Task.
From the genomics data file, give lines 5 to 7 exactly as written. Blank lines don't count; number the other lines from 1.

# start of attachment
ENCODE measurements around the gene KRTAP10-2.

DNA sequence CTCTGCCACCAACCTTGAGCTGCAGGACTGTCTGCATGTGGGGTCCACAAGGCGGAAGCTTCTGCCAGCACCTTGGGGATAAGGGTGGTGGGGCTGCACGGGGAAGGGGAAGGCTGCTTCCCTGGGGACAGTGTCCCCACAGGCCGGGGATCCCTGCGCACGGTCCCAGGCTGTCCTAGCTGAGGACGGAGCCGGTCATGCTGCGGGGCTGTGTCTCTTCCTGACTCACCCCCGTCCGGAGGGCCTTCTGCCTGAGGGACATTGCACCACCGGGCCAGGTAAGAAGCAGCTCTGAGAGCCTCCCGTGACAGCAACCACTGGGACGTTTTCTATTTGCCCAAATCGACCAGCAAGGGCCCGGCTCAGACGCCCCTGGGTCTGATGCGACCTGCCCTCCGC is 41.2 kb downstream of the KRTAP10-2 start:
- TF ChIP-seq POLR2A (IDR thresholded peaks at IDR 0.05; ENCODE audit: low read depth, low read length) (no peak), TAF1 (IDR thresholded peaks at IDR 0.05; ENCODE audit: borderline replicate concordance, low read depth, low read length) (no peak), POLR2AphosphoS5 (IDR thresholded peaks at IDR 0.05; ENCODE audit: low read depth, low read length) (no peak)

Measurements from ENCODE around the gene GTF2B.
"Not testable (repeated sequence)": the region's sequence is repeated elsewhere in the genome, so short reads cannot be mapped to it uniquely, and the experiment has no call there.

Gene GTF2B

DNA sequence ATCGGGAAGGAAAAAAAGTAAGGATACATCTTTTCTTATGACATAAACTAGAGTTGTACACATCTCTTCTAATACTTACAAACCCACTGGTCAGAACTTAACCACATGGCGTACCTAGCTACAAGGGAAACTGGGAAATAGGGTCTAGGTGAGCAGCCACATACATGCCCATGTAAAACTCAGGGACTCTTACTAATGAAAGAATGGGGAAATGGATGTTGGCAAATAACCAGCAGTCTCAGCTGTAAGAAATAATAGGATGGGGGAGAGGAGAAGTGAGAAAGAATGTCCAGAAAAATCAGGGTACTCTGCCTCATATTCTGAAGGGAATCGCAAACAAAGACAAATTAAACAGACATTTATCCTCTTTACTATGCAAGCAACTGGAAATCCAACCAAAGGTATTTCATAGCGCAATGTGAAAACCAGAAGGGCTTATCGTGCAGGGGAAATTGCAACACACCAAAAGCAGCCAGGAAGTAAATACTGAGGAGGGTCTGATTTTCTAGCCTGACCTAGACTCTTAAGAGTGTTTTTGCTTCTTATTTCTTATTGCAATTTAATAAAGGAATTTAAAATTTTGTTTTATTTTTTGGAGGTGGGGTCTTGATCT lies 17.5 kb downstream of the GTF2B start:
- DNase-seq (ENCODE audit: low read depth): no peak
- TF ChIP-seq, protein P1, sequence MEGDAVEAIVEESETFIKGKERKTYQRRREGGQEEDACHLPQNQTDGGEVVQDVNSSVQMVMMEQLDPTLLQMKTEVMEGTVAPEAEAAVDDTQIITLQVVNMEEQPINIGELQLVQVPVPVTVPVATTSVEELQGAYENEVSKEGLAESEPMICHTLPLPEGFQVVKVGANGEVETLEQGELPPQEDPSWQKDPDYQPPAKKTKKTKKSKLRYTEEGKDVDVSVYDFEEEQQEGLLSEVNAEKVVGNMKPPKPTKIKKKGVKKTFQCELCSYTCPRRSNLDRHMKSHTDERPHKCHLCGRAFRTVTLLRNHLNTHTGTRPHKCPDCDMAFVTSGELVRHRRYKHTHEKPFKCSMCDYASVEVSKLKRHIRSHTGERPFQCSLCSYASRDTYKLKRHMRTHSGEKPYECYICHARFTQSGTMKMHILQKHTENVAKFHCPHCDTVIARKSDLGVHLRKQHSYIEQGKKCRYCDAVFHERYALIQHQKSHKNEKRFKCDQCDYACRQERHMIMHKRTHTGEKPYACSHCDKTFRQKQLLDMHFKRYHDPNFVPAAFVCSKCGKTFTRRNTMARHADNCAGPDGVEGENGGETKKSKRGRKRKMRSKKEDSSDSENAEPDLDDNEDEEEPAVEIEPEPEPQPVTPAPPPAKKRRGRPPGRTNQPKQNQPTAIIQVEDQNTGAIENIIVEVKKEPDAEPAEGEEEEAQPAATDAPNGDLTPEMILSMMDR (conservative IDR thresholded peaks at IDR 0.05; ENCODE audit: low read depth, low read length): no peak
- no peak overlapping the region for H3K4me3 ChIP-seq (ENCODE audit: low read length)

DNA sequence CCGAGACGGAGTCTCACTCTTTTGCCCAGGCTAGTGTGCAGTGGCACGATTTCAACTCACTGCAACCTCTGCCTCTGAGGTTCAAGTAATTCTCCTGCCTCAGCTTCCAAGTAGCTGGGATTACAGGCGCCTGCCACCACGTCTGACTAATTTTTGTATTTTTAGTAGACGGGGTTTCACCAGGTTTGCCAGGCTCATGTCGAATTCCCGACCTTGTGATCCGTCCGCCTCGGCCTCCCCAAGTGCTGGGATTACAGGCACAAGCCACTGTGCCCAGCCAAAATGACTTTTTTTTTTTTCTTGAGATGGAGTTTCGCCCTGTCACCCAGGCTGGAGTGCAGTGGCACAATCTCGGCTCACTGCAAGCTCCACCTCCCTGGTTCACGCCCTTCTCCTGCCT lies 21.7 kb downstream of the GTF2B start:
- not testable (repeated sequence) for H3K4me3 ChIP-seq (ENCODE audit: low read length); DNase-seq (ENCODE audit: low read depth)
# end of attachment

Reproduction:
"Not testable (repeated sequence)": the region's sequence is repeated elsewhere in the genome, so short reads cannot be mapped to it uniquely, and the experiment has no call there.

Gene GTF2B

DNA sequence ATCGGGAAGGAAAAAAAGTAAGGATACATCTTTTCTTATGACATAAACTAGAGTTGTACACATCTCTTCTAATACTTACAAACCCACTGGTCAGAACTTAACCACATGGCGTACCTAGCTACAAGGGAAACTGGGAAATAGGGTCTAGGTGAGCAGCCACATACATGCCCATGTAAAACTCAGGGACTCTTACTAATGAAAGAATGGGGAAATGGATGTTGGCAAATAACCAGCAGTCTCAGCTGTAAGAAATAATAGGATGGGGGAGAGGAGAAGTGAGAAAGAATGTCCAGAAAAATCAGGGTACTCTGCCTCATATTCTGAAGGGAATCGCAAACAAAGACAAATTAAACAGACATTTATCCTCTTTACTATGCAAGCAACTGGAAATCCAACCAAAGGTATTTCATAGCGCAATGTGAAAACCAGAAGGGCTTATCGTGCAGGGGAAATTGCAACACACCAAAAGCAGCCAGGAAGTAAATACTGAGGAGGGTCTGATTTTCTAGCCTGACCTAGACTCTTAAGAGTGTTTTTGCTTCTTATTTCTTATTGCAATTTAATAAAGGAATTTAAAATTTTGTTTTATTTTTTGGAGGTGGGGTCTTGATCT lies 17.5 kb downstream of the GTF2B start: